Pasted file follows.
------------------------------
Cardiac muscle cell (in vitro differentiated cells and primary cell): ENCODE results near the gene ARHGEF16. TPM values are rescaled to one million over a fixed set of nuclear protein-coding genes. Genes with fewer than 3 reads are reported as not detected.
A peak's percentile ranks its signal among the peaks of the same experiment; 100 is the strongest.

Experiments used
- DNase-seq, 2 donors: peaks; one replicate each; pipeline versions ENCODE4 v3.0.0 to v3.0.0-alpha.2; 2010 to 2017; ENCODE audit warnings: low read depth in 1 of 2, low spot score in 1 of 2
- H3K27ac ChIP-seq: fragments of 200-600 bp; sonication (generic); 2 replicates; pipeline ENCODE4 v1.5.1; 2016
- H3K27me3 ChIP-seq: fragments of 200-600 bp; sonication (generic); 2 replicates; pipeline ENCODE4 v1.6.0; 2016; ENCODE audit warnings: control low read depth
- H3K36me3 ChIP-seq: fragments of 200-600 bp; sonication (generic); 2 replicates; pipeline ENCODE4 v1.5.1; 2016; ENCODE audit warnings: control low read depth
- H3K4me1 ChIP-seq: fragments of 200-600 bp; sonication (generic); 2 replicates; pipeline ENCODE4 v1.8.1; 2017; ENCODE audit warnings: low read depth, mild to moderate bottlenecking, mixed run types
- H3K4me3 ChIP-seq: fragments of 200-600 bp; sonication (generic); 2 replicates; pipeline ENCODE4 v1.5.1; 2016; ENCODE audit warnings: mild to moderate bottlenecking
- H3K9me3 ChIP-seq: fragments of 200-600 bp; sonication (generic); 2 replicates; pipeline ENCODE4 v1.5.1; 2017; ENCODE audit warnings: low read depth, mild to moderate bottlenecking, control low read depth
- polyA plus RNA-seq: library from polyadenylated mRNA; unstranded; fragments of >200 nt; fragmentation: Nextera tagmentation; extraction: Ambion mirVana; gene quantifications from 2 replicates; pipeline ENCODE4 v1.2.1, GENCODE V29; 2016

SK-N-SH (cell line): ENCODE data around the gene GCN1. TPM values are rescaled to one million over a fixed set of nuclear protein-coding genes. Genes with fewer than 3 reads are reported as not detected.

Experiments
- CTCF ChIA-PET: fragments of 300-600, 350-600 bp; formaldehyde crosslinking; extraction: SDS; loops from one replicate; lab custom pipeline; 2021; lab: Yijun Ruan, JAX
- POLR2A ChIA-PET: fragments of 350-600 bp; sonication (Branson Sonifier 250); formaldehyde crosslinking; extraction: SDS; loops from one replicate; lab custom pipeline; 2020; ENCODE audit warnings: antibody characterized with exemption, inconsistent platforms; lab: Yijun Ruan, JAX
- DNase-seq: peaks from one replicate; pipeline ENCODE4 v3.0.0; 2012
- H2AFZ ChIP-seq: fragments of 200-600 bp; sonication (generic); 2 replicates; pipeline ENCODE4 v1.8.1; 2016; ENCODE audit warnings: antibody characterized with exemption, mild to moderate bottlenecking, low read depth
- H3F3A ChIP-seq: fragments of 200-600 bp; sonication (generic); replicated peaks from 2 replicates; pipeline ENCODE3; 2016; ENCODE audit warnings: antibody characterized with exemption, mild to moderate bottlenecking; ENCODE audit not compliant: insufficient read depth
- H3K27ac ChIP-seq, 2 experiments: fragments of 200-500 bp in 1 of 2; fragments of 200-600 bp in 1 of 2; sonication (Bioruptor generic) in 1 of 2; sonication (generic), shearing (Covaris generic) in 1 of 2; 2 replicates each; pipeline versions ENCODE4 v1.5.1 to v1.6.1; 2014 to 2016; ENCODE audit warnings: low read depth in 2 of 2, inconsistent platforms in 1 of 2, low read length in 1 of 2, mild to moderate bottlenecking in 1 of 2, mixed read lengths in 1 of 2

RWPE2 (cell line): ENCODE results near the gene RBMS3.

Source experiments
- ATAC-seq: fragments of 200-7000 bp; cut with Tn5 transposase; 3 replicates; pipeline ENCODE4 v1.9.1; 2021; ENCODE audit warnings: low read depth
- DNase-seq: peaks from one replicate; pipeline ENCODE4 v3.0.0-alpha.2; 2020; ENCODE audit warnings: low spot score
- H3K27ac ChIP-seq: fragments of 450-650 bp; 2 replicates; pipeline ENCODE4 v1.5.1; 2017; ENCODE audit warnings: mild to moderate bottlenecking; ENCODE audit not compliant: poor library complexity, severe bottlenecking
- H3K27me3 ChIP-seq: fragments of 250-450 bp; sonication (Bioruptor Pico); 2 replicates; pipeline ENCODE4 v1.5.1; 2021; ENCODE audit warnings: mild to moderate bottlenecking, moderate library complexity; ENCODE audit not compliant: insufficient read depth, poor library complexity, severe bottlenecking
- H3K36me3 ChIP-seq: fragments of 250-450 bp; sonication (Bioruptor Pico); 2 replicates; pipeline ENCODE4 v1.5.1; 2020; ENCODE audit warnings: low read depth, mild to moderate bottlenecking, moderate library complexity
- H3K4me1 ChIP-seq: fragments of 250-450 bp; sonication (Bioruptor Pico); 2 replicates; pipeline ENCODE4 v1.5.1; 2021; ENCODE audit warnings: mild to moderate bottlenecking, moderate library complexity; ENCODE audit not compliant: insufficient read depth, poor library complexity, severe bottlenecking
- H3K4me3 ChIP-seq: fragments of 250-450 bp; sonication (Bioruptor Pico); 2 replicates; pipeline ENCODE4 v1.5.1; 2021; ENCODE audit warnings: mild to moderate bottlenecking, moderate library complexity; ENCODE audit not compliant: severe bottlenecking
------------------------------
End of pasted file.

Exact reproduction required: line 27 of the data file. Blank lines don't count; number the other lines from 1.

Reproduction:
- H3K4me1 ChIP-seq: fragments of 250-450 bp; sonication (Bioruptor Pico); 2 replicates; pipeline ENCODE4 v1.5.1; 2021; ENCODE audit warnings: mild to moderate bottlenecking, moderate library complexity; ENCODE audit not compliant: insufficient read depth, poor library complexity, severe bottlenecking